The 2018 New Hampshire real estate market set a record with the highest single-family home sale prices in the history of the state.
By Max Stats
That was the median sale price for NH single-family homes in 2018. The historic number represents a $16k jump from 2017 and was $12k more than the next closest year, 2005. In addition to the record prices, New Hampshire also posted it’s lowest days on market for homes in over 20 years, taking an average of two months to sell.
If you thought these record prices would deter buyers, you would be wrong. A whopping 75% of homes listed in 2018 were sold, and on average, at just 2% below their list price; marking a 3-year stretch of over 70% of listed homes selling. An impressive feat, as the last time over 70% of listed homes sold was 2002. For comparison, during the market crash in 2011, homes were selling at around 5.5% below their list price, and only 46% of listed homes sold.
Highs and Lows By County
The most substantial price increase came from Grafton County. In just one years time, single-family home prices jumped 13.6% for an average sales price of $226k from 2017 to 2018. The total average price gains for Grafton would equal $27k, by far the largest in the State. Sullivan County remained the most stable, increasing just 2.9% to $180k from 2017 to 2018, which was $5k more than the previous year.
The highest median sales prices came from Rockingham County at $370k, which was more than $70k higher than the next closest County, Hillsborough. Coos County came in at the lowest at just $113k, still the highest price since 2007 for the county.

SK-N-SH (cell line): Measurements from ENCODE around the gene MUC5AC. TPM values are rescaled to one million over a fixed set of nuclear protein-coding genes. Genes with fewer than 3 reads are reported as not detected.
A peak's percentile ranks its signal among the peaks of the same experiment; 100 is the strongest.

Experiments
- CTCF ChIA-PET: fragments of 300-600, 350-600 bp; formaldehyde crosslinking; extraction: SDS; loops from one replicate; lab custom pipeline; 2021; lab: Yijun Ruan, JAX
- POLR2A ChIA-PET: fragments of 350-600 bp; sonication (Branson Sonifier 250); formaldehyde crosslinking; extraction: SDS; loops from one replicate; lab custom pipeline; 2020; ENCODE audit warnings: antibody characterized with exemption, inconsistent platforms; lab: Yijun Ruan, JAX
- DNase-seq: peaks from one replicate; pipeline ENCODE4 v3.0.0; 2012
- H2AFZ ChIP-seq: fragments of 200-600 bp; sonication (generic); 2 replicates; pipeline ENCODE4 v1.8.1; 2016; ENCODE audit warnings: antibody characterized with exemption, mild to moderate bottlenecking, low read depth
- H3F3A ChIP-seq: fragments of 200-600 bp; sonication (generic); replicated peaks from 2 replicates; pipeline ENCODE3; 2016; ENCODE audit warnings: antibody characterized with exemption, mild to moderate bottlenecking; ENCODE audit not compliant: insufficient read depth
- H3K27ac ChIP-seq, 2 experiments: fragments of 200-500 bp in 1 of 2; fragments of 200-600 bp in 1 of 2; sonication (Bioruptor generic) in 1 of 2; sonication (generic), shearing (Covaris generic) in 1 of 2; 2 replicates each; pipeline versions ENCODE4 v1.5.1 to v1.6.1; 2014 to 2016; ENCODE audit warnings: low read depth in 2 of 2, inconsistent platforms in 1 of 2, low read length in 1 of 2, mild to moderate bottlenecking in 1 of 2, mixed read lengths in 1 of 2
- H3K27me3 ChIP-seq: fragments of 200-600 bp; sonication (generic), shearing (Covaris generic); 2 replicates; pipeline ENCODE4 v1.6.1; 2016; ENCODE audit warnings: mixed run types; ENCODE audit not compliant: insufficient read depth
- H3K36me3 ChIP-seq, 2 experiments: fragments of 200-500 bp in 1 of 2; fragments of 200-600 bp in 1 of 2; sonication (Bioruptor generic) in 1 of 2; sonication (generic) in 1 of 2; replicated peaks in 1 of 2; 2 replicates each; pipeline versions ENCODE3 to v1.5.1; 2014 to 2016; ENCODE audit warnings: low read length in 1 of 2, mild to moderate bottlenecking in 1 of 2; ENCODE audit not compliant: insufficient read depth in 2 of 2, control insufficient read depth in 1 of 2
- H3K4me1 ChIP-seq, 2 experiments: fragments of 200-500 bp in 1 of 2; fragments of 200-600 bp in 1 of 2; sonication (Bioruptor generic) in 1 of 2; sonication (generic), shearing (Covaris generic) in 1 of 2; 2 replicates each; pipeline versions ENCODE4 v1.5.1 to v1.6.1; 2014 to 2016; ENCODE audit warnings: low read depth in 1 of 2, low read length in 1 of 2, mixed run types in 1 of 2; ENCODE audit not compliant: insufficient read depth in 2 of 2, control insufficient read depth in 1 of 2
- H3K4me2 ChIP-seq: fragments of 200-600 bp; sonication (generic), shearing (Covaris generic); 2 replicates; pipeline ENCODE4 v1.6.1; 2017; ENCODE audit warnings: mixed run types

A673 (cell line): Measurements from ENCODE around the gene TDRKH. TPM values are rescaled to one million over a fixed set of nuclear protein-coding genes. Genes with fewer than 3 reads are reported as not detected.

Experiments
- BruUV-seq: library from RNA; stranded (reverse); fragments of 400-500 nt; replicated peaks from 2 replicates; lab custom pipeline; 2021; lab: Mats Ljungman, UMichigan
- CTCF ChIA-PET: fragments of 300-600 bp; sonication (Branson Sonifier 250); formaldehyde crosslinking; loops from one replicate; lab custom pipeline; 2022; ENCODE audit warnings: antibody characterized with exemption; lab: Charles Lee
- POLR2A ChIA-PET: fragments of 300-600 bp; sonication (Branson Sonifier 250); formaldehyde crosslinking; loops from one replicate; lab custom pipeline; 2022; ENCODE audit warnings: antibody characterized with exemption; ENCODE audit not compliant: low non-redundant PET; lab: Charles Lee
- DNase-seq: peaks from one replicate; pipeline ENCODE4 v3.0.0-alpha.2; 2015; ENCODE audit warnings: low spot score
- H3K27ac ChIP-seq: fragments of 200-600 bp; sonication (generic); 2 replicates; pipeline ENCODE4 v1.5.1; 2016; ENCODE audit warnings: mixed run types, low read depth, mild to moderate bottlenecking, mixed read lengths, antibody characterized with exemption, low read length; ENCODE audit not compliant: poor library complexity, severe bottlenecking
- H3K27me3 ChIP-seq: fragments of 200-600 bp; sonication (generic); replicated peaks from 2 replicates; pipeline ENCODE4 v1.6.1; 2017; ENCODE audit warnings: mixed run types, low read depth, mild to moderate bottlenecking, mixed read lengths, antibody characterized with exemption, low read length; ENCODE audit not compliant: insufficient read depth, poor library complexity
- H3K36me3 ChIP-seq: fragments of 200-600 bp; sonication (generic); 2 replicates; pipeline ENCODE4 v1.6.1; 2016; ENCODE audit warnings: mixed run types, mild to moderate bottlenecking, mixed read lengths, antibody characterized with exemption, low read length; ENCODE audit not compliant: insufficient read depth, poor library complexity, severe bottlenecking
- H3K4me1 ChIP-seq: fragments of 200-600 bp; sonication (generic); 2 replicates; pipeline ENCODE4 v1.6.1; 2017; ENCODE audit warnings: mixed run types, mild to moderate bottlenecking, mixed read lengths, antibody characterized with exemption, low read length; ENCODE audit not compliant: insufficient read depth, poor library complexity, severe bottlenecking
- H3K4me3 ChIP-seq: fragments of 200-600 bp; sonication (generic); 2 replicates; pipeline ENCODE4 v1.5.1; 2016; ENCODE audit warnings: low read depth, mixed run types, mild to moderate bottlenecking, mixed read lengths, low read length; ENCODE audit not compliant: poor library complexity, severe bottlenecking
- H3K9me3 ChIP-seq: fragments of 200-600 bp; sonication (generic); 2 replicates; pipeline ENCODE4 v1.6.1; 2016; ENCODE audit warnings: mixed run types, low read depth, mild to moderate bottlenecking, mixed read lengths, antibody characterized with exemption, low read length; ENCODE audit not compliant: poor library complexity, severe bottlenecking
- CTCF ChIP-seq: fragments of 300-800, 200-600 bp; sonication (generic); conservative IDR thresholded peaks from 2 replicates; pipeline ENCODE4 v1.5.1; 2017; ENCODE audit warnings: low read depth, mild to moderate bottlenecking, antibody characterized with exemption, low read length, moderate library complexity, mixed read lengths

The Recovery From The Market Crash & Have We Peaked?
Since the real estate market bottomed out in 2011, home sale prices have climbed over 40%, which was just above an $80k increase statewide, with the average days on market getting cut in half over the same period.
In addition to the massive jump in sales price, nearly 7k more homes sold in 2018 compared to 2011. Despite the success of 2018, the overall data does actually indicate a downward trend. Both 2016 & 2017 saw more home sales than in 2018, which could suggest that the market may be peaking. Whether the market will start to level off or not remains to be seen, however, we can look to some new data to see where we may be headed in 2019.
2019 has picked up right where 2018 left off. January home sale prices were up 9.1% statewide in comparison to January 2018, with closed sales down 13.9%. With plenty of buyers still in the market, low inventory will be a crucial factor to watch as 2019 plays out. At January’s end, available inventory was down 10.7% from December 2018 and down 11.5% compared to January 2018.
The spring market is right around the corner. It is bringing with it the first real indications on how the 2019 New Hampshire real estate market will shape up. For now, we will just have to wait and see, but two things we can say for sure, home prices remain at record highs, and inventory has continued to trend down.